Human error does still happen. Sometimes the system area goes down, and you have to be realistic with it.
But the point is that when you can give up that work. And if you can go and do something else that you’ve always wanted to do, or you’ve ever needed to do, like develop your website to go out and get direct bookings.
Just let the ID checks go to somebody else. So I spent quite a long time teaching hard, you’re just going through all the different processes, we don’t want to understand the guest profiles.
You’ve got to move forward. And like you say, no one can do it, as well as you. But if you’ve got your systems in your structure in place, then you can show them how to do it as you would, which is a fantastic little tip.
That’s amazing now that he’s grown a team, based around you thrive in a group, where I love that how that somebody that you hired as a VA is now hiring other people as well, to help him which is phenomenal in it.
Our teams have grown, and this is the main thing, I think people assume that if you’re a guesthouse owner, whether you’re a small hotel owner, or whether you just got a single or a couple of rental properties, that you have to do everything yourself.
And I honestly don’t think it’s just hospitality. I believe every business owner, small business owners like that, fail that they have to do everything themselves, but you’re doing your business more harm than good.
And you can do everything. And if you stretch yourself too thin, then you’ll never progress.
What are the big mistakes that you see people make when they first start getting into outsourcing and finding people to work with?
I think there are two mistakes that people make. They either don’t let go and don’t let those people help them enough because they’re so reluctant to let go of the person.
I think if you have the systems and the structure in it, and I think it’s more of a mindset than it is anything else if you’re ready to let go and you’re ready to get help, then the processes are a whole lot smoother.
If you don’t do it right, and like you say, you dump it, and you don’t take any responsibility than that as well as the issues rely on. So follow up question then is, how’d you work around this?
If the owner is not there, then we have to take problems with it. Sometimes the angels will contact me and say, we don’t know what to do in this situation.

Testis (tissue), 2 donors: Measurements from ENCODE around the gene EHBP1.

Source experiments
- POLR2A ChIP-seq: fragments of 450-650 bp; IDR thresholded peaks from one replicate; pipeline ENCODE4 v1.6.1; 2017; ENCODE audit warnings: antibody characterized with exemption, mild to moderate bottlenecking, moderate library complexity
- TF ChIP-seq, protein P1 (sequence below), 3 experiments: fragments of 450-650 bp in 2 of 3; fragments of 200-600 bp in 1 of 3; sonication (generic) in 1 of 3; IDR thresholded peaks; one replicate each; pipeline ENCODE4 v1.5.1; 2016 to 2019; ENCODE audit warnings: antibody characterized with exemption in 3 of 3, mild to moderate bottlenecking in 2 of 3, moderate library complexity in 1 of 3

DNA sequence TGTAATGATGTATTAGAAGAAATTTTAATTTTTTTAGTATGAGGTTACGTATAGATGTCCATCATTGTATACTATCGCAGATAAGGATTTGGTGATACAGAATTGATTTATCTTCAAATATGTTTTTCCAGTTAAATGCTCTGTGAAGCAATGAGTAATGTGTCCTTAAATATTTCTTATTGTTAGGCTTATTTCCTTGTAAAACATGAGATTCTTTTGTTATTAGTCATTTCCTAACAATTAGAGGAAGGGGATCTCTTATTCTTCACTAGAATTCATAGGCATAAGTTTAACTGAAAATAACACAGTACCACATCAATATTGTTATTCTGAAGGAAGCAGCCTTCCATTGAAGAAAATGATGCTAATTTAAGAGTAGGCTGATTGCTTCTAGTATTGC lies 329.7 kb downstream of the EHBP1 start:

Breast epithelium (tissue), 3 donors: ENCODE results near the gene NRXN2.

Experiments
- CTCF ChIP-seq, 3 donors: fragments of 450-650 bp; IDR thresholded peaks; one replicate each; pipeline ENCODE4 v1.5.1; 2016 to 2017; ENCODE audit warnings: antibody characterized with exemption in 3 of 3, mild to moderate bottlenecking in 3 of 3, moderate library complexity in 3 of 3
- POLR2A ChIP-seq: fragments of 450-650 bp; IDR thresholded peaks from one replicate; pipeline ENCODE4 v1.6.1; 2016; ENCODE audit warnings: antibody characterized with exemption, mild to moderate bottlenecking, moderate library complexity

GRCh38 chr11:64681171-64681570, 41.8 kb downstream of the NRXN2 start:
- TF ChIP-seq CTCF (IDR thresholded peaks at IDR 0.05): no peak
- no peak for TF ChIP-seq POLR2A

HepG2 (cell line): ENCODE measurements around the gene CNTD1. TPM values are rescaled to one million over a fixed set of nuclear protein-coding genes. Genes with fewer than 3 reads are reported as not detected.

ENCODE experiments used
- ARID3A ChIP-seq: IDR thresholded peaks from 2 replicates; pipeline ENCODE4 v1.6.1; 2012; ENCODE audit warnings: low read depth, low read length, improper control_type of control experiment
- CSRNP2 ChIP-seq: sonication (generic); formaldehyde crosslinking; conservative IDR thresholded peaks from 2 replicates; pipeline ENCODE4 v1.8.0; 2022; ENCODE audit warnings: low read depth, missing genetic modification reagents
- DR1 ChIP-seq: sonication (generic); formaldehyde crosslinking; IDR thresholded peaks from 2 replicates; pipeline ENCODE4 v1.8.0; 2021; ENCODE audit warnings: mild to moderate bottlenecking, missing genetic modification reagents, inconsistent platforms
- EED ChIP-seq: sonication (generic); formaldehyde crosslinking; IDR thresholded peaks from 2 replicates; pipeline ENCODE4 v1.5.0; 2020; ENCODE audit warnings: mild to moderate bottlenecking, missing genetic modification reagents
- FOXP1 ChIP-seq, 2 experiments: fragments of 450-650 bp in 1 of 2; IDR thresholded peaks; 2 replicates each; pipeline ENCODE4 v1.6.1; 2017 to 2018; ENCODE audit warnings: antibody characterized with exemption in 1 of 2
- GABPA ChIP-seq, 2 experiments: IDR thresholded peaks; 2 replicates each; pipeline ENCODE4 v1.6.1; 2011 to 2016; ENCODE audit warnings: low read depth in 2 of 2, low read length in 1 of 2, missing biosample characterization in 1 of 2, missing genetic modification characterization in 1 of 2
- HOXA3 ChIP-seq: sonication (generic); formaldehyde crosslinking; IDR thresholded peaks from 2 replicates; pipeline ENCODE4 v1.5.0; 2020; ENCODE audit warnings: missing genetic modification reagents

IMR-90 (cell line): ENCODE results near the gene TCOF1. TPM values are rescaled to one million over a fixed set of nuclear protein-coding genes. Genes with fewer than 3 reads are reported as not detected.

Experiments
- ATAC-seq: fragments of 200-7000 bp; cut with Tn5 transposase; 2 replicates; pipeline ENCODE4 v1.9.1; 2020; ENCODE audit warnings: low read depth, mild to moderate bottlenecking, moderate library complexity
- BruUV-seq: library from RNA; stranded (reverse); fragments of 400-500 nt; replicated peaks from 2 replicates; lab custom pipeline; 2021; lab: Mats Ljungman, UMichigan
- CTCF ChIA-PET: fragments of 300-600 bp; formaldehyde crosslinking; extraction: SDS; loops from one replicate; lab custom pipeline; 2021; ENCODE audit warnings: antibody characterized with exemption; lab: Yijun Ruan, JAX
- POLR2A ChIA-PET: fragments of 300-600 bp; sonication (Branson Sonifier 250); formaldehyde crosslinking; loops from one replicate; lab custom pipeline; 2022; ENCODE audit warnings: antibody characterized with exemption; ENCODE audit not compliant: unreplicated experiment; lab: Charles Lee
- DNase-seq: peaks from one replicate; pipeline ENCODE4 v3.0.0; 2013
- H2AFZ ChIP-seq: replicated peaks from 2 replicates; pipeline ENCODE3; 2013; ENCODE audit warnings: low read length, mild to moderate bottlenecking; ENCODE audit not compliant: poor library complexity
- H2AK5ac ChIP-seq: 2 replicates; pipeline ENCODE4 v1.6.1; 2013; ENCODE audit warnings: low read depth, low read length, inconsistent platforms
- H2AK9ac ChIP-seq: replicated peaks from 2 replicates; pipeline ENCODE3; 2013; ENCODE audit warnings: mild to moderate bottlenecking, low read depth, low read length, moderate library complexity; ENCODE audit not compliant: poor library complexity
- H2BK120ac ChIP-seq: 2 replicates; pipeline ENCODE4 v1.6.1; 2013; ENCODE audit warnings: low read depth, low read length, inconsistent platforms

So I’ve got to decide on that business. But that’s not my business, and the owners are absent. So we’ve got might muddle through. In other circumstances, it’s a case of just dealing with people’s expectations to realise what a VA is, what a VA isn’t, what they can do to help you.
And indeed, with our case, this team’s been going for about 18 months now. We do have a vast amount of knowledge of systems that can help people. And we can make suggestions to people. And we need people to work with us.
What bad advice that you see people give in the industry, specifically around outsourcing?
I see a lot of people going and get a VA from the Philippines for $3 an hour, and they’re cheap, it’s great, except you’ve got to train up person, you got to spend all that time training a person.
That person might not be suitable for the role, and it’s only one person. And then they give up, and they don’t want to do anymore.
So you’ve got to go and find the next person. And you’ve got to train them up. And at the same time, you’ve still got to run your business.
So we have an awful lot of people who have gone through the third or the fourth VA. And you say to them, Look, you know, you get what you pay for.
And this is a tough business, hospitality business, a VA on $3 an hour is great if you want to get them to research something in your area. No deadlines, no pressure or anything.
But if you want them to answer your queries on Booking.com, or go into your email and answer your questions with good English as well, why would they do that they can go and get a more straightforward job for $3 an hour.
To listen to the full podcast of this episode, go to Anchor and download the podcast.